Ukamaka Olisakwe

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Ukamaka Olisakwe
Born (1982-10-24) 24 October 1982 (age 36)
Kano State, Northern Nigeria
OccupationNovelist, short story writer,screen writer

Ukamaka Evelyn Olisakwe (born 24 October 1982) is a Nigerian feminist author, short-story writer, and screenwriter. In 2014 she was chosen as one of 39 of Sub-Saharan Africa's most promising writers under the age of 40, showcased in the Africa39 project[1] and included in the anthology Africa39: New Writing from Africa South of the Sahara (edited by Ellah Allfrey).[2][3][4]

Personal life and education[edit]

Ukamaka Evelyn Olisakwe was born and raised in Kano State, Northern Nigeria.[5] Her parents are from Eastern Nigeria. She completed her secondary education in Northern Nigeria and subsequently earned a degree in Computer Science from Abia State Polytechnic, in Aba, Nigeria.[6]

She is married to George Nwanosike Olisakwe and they live in Eastern Nigeria with their three children.

Writing career[edit]

Olisakwe's debut novel, Eyes of a Goddess, was published in 2012.

She has written numerous short stories and articles, most of which have appeared in blogs and online journals, including, Saraba, Sentinel Nigeria and Short Story Day Africa. She has been featured in the BBC. Her essays have appeared in The New York Times and various magazines including the Nigerian Telegraph and African Hadithi.[7] She wrote the screenplay for The Calabash,[8] a television series produced and directed by Obi Emelonye and premiered in January 2015 on Africa Magic Showcase.[9] Olisakwe administers the blog for the "Writivism Mentorship Programme", a project of the Centre for African Cultural Excellence, and was a co-facilitator at the Lagos Workshop.[10] She was a guest and panel member at the 2014 Ake Arts and Books Festival[11][12] and the Hay Festival.[13] She was also a delegate at the 8th Pan African Congress, which was held in Ghana.

Olisakwe was selected as one of the 39 most promising writers under the age of 40 from Sub-Saharan Africa and the diaspora, in the Africa39 project[14] – a Hay Festival and Rainbow Book Club initiative in celebration of the UNESCO World Book Capital 2014 – and is included in the anthology Africa39: New Writing from Africa South of the Sahara (edited by Ellah Allfrey). Olisakwe's contribution, "This Is How I Remember it", was described by one reviewer as "a clear-eyed account of a girl's romantic awakening in Nigeria" and a story "so good it leaves us wanting more",[15] while another reviewer described it as a "gripping story about adolescent romance, deception and yearning".[16]

In 2016, Olisakwe was a resident at the University of Iowa's International Writing Program.[6]


Olisakwe was a guest at the 2015 Writivism Festival in Kampala, Uganda, where she taught a fiction master-class.[17] On 28 May 2015, she spoke on how "You Could Stop The Next Maternal Death Statistic" at TEDxGarki.[18]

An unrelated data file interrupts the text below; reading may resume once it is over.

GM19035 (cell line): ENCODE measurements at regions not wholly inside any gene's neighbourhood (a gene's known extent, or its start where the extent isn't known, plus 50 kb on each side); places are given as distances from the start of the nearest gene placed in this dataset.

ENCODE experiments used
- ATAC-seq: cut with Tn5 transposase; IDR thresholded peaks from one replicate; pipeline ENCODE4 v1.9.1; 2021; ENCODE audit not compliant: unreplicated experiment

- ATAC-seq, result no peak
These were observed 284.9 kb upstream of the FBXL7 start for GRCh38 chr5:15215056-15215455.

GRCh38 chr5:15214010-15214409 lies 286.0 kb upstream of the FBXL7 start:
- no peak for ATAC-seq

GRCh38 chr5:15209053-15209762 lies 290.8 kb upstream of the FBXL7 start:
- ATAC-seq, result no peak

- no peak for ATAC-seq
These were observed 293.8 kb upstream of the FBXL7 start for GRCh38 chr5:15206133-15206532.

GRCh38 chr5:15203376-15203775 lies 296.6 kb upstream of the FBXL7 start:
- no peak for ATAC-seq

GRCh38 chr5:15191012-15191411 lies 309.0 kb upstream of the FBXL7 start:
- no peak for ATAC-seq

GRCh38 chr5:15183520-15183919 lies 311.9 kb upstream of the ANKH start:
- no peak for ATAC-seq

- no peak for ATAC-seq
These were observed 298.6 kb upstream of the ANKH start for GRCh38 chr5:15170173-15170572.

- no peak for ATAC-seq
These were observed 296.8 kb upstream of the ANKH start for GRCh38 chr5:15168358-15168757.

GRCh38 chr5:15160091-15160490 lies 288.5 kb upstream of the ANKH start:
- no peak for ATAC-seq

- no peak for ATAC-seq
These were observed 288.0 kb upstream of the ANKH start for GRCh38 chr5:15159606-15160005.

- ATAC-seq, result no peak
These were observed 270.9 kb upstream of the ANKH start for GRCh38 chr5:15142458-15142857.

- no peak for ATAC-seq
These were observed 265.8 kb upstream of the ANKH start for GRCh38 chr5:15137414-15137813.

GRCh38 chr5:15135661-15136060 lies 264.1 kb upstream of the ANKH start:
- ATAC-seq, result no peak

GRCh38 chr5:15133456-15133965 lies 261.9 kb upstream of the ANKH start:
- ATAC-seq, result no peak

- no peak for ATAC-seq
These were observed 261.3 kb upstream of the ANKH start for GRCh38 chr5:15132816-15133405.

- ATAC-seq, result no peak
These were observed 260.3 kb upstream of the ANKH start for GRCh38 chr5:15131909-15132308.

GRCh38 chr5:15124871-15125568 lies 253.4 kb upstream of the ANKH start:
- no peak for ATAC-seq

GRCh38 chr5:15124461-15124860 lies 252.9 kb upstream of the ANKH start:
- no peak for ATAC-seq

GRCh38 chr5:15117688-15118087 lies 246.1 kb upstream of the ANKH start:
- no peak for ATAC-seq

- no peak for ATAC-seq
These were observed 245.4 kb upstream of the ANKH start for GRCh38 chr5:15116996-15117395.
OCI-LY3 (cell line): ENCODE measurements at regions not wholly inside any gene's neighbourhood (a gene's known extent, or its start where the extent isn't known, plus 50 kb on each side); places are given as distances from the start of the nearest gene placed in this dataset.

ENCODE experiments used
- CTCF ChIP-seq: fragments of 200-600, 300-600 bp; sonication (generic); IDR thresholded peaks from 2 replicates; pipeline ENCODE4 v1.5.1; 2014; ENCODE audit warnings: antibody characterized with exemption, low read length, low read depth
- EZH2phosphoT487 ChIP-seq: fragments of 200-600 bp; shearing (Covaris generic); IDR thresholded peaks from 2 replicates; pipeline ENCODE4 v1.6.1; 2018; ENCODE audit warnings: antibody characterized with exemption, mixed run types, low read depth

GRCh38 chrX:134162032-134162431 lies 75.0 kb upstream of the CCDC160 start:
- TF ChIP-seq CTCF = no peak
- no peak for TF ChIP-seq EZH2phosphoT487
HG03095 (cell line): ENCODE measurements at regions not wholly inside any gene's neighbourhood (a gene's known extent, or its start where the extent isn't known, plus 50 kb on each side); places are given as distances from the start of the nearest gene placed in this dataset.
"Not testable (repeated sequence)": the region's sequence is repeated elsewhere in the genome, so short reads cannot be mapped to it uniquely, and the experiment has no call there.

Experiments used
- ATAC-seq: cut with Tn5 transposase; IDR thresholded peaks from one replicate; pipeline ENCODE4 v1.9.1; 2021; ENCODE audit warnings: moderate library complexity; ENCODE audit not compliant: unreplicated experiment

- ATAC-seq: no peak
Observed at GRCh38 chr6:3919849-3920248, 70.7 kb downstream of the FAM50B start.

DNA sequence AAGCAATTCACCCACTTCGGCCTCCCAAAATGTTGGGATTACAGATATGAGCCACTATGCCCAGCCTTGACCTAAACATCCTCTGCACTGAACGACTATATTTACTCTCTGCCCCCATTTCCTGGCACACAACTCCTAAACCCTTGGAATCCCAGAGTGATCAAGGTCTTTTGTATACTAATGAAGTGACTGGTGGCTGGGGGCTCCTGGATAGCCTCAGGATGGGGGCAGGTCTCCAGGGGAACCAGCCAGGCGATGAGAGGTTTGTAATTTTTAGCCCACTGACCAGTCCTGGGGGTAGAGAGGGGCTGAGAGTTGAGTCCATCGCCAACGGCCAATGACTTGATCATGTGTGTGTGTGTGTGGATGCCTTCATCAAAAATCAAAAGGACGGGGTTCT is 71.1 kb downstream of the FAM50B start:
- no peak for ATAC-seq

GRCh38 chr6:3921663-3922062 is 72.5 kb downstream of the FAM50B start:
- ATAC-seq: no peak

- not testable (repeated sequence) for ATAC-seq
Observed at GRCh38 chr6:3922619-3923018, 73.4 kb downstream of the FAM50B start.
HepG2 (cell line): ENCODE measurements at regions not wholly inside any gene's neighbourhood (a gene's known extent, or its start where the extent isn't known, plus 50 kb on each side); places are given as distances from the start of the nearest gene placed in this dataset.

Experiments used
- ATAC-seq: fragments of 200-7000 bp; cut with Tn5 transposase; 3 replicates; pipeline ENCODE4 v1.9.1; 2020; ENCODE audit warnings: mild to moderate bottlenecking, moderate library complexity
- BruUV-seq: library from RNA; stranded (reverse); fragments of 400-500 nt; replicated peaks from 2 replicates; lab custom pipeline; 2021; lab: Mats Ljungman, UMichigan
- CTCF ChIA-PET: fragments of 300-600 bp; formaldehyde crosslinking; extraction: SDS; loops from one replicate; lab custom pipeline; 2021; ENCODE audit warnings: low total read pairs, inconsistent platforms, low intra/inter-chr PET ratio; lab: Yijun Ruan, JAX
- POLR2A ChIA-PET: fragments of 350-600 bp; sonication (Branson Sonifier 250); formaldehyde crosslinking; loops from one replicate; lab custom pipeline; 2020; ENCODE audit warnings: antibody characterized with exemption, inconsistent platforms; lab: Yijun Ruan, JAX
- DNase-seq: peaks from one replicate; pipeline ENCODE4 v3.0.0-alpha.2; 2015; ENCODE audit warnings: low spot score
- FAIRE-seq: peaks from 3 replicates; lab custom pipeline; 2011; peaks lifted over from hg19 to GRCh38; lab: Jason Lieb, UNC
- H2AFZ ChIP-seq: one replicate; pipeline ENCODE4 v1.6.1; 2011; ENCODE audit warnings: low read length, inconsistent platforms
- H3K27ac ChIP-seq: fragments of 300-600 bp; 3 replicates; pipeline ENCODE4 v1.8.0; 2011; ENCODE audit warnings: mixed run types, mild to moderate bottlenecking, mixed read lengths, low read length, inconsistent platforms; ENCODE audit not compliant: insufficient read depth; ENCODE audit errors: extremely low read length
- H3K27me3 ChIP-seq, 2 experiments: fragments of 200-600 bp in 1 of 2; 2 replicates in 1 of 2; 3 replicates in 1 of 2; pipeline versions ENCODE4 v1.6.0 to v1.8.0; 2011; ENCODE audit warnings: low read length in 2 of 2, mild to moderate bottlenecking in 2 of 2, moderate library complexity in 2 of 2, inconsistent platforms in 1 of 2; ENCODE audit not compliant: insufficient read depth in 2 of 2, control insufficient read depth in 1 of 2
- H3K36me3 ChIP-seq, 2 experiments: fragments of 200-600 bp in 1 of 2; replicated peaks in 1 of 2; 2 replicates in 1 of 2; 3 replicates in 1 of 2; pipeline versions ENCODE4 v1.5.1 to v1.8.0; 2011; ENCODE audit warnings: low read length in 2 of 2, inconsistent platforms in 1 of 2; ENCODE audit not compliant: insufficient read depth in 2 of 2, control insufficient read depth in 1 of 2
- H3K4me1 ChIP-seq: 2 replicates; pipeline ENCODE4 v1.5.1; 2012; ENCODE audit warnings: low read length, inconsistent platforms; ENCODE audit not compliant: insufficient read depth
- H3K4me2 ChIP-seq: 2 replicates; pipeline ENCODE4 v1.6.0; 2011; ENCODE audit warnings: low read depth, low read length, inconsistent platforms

• 2014: Listed among Africa39 project of 39 writers aged under 40.
  • 2014: Listed among This Is Africa's "Best 100 Books 2010–2014" for Eyes of a Goddess.[19]

Selected writing[edit]


  • — (2012). Eyes of a Goddess. Piraeus Books. ISBN 9780985203818.

Short stories[edit]

  • — (May 2011). "Girl to Woman". Sentinel Nigeria.
  • Ukamaka Olisakwe (October 2014). "This is how I remember it". Africa39: New Writing from Africa South of the Sahara.



  1. ^ Margaret Busby, "Africa39: How we chose the writers for Port Harcourt World Book Capital 2014", The Guardian, 10 April 2014.
  2. ^ Africa39 "list of artists", Hay Festival.
  3. ^ "Africa39 list of promising writers revealed", The Bookseller, 8 April 2014.
  4. ^ Africa39 Authors Biographies,
  5. ^ Ukamaka Olisakwe (1 December 2014). "Growing Up Fearful in Nigeria". The New York Times.
  6. ^ a b Mikael Mulugeta (1 November 2016). "'I was able to be the main subject of my writing': Ukamaka Olisakwe on becoming a writer, the new generation of female Nigerian authors". Iowa Now. Retrieved 18 March 2017.
  7. ^ Allfrey, Ellah Wakatama, ed. (2014). Africa39: New Writing from Africa South of the Sahara. Bloomsbury. pp. PT512. ISBN 978-1-62040-780-6.
  8. ^ Akinseye, Isabella (14 January 2015). "Spotlight on Ukamaka Olisakwe". DStv. Retrieved 3 February 2015.
  9. ^ "Exciting January for Africa Magic Viewers!" Africa Magic, 14 January 2015.
  10. ^ Richards, Oludare (7 January 2015). "Nigeria: Writivism to Engage Readers and Writers in 2015". The Guardian.
  11. ^ "Soyinka, Obasanjo, Amaechi, others for Ake Festival". Nigerian Tribune. Retrieved 3 February 2015.
  12. ^ "Ukamaka Olisakwe". Ake Arts & Book Festival. Retrieved 3 February 2015.
  13. ^ "Ukamaka Olisakwe". Hay Festival 2014. Retrieved 3 February 2015.
  14. ^ Abodunrin, Akintayo (13 April 2014). "Africa39 Writers Unveiled at London Book Fair". Nigerian Tribune.
  15. ^ Forbes, Malcolm (23 October 2014). "Continental drift: Africa39, an anthology of writing from south of the Sahara, is too good to miss". The National.
  16. ^ Walia, Shelley (4 March 2015). "Creativity and dissidence". The Hindu.
  17. ^
  18. ^ "You could stop the next maternal death statistic | Ukamaka Olisakwe | TEDxGarki". YouTube
  19. ^ "The TIA 100 – Best Books, 2010-2014", This Is Africa, 24 December 2014.